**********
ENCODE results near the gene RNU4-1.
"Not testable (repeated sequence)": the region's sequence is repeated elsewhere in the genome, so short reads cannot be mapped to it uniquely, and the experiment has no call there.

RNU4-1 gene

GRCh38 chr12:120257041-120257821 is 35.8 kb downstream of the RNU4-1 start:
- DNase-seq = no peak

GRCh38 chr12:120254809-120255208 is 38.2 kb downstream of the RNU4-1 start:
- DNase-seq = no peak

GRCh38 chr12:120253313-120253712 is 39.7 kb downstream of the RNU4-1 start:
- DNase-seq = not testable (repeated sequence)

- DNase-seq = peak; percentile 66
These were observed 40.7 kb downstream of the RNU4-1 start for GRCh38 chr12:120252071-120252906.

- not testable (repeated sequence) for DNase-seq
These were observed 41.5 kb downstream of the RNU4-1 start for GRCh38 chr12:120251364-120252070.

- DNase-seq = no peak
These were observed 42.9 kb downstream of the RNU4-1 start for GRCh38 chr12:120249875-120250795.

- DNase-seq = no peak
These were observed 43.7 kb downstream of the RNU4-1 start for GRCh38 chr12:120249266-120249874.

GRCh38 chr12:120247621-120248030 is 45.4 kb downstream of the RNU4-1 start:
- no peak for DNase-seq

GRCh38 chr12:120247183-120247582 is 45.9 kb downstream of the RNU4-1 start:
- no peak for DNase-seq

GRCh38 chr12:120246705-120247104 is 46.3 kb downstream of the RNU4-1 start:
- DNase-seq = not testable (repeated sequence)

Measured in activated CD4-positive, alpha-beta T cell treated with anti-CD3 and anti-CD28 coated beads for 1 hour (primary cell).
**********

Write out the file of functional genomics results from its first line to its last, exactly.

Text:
ENCODE results near the gene RNU4-1.
"Not testable (repeated sequence)": the region's sequence is repeated elsewhere in the genome, so short reads cannot be mapped to it uniquely, and the experiment has no call there.

RNU4-1 gene

GRCh38 chr12:120257041-120257821 is 35.8 kb downstream of the RNU4-1 start:
- DNase-seq = no peak

GRCh38 chr12:120254809-120255208 is 38.2 kb downstream of the RNU4-1 start:
- DNase-seq = no peak

GRCh38 chr12:120253313-120253712 is 39.7 kb downstream of the RNU4-1 start:
- DNase-seq = not testable (repeated sequence)

- DNase-seq = peak; percentile 66
These were observed 40.7 kb downstream of the RNU4-1 start for GRCh38 chr12:120252071-120252906.

- not testable (repeated sequence) for DNase-seq
These were observed 41.5 kb downstream of the RNU4-1 start for GRCh38 chr12:120251364-120252070.

- DNase-seq = no peak
These were observed 42.9 kb downstream of the RNU4-1 start for GRCh38 chr12:120249875-120250795.

- DNase-seq = no peak
These were observed 43.7 kb downstream of the RNU4-1 start for GRCh38 chr12:120249266-120249874.

GRCh38 chr12:120247621-120248030 is 45.4 kb downstream of the RNU4-1 start:
- no peak for DNase-seq

GRCh38 chr12:120247183-120247582 is 45.9 kb downstream of the RNU4-1 start:
- no peak for DNase-seq

GRCh38 chr12:120246705-120247104 is 46.3 kb downstream of the RNU4-1 start:
- DNase-seq = not testable (repeated sequence)

Measured in activated CD4-positive, alpha-beta T cell treated with anti-CD3 and anti-CD28 coated beads for 1 hour (primary cell).